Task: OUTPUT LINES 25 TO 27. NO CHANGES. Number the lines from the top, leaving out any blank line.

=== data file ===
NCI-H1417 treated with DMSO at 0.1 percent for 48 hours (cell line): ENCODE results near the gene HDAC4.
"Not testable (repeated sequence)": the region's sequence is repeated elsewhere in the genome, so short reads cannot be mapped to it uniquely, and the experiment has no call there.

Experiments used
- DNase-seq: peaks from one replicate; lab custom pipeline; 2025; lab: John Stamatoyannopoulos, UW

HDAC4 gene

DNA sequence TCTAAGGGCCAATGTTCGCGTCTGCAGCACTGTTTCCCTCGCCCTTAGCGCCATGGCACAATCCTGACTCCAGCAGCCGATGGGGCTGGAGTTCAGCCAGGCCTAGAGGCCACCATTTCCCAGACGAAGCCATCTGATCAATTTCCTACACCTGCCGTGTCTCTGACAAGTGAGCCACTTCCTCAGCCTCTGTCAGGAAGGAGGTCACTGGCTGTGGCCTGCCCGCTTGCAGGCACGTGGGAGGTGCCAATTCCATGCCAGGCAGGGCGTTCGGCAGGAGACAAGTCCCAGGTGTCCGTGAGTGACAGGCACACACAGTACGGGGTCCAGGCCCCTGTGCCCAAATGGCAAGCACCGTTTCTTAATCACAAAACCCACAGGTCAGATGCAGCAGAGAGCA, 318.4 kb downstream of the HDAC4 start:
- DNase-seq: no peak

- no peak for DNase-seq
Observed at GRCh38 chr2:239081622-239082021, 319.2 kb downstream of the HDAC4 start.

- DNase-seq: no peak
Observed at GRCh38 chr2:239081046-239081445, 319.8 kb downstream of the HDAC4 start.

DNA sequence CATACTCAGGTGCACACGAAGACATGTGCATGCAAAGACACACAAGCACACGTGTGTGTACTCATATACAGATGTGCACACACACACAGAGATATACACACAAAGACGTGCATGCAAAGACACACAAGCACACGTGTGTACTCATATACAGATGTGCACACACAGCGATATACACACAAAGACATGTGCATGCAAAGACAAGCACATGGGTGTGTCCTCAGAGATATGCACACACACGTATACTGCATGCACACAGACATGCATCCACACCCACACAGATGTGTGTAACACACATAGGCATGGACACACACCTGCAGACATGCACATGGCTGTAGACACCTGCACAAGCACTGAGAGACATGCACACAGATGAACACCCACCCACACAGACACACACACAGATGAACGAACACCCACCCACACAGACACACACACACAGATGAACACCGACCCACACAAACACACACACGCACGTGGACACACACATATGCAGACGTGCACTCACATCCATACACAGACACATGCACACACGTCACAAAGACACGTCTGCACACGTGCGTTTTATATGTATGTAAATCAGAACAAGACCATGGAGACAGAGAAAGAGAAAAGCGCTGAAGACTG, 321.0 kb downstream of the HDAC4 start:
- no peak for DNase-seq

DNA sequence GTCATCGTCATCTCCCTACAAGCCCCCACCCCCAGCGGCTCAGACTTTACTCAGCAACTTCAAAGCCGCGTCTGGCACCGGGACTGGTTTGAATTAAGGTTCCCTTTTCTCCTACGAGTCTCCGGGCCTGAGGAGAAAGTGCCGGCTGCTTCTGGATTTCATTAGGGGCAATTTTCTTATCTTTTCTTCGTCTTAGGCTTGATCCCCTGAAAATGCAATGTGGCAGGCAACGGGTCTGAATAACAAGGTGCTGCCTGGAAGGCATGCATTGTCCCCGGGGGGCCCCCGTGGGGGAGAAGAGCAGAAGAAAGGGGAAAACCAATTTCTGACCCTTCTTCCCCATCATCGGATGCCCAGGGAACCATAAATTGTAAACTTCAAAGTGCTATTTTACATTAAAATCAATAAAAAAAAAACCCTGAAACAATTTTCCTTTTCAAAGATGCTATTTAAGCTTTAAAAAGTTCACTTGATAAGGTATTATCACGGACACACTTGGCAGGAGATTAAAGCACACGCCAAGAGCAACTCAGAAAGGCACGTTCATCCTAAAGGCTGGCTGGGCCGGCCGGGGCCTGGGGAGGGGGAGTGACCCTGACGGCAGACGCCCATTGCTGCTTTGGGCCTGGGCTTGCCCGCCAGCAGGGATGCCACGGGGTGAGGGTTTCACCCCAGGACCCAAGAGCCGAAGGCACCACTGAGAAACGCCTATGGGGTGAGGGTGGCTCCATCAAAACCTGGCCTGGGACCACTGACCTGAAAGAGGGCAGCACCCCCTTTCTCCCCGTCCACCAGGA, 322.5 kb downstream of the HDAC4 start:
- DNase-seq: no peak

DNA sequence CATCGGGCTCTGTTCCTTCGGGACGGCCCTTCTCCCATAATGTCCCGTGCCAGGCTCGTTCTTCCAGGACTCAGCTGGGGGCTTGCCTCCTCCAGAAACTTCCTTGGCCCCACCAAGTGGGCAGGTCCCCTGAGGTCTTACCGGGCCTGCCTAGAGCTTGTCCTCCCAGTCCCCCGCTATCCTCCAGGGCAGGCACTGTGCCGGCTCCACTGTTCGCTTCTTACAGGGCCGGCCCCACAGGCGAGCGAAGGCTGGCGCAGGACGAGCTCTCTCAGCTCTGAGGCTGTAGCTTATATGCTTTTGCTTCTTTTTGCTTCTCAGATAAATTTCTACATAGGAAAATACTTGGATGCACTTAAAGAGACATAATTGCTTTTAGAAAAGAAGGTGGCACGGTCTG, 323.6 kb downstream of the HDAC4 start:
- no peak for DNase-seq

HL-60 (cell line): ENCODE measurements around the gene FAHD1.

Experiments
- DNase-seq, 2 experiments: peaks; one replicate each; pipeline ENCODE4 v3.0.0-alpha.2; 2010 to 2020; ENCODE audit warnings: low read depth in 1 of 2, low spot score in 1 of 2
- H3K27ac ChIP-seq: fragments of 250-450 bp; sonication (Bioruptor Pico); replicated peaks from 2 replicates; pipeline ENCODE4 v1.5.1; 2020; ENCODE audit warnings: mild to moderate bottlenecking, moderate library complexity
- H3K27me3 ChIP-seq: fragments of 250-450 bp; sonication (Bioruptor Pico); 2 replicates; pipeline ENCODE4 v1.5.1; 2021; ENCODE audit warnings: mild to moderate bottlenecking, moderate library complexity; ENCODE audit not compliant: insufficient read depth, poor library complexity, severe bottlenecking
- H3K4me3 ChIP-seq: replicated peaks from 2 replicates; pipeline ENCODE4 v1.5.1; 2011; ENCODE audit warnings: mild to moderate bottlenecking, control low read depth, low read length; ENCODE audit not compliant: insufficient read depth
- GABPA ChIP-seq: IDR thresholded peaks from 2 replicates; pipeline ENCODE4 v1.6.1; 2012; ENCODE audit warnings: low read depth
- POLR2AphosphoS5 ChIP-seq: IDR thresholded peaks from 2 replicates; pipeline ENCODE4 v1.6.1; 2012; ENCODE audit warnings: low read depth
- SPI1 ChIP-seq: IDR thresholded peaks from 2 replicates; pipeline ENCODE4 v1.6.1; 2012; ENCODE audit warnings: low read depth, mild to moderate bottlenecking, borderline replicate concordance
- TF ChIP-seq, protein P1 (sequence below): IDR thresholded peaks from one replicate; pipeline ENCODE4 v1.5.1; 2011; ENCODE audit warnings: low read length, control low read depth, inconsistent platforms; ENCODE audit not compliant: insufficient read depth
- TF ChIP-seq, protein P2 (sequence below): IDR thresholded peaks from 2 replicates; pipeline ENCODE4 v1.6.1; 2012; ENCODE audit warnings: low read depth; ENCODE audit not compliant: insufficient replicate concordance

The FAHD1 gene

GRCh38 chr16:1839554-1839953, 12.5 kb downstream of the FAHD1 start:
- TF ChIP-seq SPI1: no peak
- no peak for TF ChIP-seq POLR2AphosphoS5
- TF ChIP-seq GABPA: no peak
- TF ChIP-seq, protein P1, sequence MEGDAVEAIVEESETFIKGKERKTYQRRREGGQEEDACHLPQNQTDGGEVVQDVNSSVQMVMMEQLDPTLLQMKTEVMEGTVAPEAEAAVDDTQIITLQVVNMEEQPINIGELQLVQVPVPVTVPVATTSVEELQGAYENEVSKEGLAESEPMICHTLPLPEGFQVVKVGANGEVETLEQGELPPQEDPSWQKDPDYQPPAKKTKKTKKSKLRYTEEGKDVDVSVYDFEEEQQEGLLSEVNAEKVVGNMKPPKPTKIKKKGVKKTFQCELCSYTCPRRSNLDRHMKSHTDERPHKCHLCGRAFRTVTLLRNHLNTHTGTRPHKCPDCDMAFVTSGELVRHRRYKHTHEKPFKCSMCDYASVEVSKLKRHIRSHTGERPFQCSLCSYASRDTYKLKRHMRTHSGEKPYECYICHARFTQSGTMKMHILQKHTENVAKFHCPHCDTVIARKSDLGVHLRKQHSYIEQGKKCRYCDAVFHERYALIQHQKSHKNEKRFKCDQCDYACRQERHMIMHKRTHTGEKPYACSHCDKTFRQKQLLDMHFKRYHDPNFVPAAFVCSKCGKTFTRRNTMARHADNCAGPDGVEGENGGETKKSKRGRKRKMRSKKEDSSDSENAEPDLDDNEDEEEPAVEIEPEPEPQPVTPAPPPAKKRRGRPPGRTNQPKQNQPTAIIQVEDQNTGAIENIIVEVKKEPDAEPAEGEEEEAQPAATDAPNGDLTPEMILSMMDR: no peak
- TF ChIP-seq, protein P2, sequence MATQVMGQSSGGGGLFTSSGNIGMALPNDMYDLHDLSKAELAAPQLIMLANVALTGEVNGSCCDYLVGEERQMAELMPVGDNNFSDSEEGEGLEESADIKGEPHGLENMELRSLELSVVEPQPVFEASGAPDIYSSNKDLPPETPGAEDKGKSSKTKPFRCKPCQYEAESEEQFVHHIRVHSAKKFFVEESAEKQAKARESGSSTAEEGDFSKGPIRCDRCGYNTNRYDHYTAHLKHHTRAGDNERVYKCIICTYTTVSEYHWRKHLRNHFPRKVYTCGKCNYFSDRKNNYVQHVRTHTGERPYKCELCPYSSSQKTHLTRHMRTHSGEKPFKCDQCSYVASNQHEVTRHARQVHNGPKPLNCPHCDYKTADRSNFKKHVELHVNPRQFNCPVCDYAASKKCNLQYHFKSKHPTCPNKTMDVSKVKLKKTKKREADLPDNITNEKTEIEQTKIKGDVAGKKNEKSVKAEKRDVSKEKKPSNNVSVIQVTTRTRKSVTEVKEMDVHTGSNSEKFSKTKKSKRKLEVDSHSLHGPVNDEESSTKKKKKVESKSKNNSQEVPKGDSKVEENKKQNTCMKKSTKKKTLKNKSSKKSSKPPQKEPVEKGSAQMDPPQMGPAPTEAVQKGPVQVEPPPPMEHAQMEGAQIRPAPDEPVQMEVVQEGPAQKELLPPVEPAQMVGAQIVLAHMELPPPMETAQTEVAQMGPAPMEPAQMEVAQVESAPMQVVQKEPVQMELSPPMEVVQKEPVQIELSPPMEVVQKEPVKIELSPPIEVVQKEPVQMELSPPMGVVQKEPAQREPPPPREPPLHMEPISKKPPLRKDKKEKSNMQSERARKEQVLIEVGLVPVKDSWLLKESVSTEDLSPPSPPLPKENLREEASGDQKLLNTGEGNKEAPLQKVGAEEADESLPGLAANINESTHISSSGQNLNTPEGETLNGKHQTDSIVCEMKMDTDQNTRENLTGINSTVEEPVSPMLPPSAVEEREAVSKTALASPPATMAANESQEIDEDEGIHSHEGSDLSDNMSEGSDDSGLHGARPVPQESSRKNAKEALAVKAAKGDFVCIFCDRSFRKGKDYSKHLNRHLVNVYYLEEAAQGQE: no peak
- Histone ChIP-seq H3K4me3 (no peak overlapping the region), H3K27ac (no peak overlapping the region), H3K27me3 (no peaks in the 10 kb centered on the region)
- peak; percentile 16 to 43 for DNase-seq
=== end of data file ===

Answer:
- POLR2AphosphoS5 ChIP-seq: IDR thresholded peaks from 2 replicates; pipeline ENCODE4 v1.6.1; 2012; ENCODE audit warnings: low read depth
- SPI1 ChIP-seq: IDR thresholded peaks from 2 replicates; pipeline ENCODE4 v1.6.1; 2012; ENCODE audit warnings: low read depth, mild to moderate bottlenecking, borderline replicate concordance
- TF ChIP-seq, protein P1 (sequence below): IDR thresholded peaks from one replicate; pipeline ENCODE4 v1.5.1; 2011; ENCODE audit warnings: low read length, control low read depth, inconsistent platforms; ENCODE audit not compliant: insufficient read depth